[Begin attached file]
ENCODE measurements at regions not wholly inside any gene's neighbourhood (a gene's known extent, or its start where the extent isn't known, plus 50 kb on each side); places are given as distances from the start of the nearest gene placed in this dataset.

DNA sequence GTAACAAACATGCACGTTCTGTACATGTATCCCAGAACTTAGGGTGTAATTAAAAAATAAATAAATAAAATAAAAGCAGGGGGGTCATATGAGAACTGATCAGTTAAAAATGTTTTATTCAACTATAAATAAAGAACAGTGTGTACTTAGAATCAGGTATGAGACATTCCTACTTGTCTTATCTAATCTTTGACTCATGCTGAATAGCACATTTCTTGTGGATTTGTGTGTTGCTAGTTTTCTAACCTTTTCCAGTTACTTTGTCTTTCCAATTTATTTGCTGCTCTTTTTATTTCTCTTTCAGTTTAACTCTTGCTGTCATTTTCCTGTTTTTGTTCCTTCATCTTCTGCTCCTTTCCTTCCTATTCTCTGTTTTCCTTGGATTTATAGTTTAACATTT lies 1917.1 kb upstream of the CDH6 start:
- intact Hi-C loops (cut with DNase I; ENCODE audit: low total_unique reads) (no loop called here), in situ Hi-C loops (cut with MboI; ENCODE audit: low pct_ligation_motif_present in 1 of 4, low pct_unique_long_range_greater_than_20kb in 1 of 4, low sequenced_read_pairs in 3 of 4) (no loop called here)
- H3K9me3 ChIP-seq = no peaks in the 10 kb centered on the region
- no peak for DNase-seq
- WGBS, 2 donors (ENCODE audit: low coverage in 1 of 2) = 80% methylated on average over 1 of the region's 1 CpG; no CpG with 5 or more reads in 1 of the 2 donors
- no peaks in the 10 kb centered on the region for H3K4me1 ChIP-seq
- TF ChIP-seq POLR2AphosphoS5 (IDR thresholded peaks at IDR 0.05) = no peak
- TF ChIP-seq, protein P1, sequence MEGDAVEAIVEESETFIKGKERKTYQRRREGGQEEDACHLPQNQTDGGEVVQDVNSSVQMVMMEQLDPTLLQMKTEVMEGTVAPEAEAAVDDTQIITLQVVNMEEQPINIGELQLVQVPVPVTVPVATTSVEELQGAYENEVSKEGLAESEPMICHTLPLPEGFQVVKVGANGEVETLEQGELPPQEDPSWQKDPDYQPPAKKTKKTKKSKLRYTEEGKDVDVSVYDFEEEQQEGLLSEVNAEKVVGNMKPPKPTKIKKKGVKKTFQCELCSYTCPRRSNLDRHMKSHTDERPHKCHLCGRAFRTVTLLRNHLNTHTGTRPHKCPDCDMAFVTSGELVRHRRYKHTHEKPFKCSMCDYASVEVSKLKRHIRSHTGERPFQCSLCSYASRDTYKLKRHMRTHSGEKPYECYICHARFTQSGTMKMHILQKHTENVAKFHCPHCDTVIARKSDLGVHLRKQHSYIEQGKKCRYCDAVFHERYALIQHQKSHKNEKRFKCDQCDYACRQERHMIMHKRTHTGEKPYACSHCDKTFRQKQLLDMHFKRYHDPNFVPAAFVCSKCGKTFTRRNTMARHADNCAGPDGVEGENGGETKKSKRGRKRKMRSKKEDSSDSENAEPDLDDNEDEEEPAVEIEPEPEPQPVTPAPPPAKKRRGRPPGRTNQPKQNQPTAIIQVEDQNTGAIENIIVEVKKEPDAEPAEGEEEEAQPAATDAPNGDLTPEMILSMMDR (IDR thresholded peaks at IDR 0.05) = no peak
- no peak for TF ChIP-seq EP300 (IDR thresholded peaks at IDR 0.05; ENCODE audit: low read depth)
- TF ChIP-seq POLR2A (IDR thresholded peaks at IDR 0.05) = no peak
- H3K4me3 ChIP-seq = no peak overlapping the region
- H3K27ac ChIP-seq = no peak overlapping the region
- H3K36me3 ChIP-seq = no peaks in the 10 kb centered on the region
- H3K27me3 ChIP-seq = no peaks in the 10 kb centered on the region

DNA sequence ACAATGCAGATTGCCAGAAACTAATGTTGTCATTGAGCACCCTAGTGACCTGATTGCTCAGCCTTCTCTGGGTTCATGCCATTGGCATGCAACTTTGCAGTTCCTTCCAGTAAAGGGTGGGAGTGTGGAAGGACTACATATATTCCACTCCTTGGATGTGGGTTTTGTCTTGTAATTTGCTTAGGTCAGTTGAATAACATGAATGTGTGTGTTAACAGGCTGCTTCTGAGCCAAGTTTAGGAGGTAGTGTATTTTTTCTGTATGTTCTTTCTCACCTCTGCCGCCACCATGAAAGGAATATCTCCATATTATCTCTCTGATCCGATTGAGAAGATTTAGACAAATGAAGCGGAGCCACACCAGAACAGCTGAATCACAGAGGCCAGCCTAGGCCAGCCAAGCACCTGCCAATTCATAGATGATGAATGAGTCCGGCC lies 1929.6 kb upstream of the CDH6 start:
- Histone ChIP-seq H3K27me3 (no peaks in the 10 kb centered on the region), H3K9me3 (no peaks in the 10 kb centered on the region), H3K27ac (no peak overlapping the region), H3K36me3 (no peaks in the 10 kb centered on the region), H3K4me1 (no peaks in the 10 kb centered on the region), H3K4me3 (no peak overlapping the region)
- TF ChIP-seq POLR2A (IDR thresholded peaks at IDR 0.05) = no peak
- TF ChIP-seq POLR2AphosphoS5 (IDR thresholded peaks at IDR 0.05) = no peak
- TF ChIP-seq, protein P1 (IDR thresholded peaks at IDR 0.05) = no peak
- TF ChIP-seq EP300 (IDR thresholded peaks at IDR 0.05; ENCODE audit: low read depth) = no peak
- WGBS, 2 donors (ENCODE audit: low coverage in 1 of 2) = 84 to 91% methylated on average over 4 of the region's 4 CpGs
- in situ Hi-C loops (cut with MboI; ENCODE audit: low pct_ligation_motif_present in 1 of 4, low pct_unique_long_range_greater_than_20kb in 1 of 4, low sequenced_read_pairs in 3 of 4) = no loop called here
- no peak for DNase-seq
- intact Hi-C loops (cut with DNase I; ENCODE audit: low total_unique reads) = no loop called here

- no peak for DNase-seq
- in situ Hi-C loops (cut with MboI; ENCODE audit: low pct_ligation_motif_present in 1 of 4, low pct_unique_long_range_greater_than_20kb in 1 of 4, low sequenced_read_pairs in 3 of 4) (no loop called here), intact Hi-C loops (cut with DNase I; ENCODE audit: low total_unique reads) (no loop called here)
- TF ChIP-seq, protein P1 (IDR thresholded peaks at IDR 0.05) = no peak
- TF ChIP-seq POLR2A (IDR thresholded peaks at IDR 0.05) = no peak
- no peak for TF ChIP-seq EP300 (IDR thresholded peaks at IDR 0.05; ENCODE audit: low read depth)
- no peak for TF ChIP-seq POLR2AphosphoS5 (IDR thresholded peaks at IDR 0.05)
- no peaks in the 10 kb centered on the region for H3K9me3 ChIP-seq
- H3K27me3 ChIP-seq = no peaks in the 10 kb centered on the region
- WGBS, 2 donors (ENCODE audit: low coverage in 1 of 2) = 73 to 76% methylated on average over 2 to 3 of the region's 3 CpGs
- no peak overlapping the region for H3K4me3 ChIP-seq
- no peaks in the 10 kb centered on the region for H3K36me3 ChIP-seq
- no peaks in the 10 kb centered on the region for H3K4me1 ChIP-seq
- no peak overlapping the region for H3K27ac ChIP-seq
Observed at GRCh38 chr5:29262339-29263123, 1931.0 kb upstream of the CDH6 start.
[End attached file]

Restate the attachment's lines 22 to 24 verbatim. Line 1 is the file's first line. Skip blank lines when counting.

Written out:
- WGBS, 2 donors (ENCODE audit: low coverage in 1 of 2) = 84 to 91% methylated on average over 4 of the region's 4 CpGs
- in situ Hi-C loops (cut with MboI; ENCODE audit: low pct_ligation_motif_present in 1 of 4, low pct_unique_long_range_greater_than_20kb in 1 of 4, low sequenced_read_pairs in 3 of 4) = no loop called here
- no peak for DNase-seq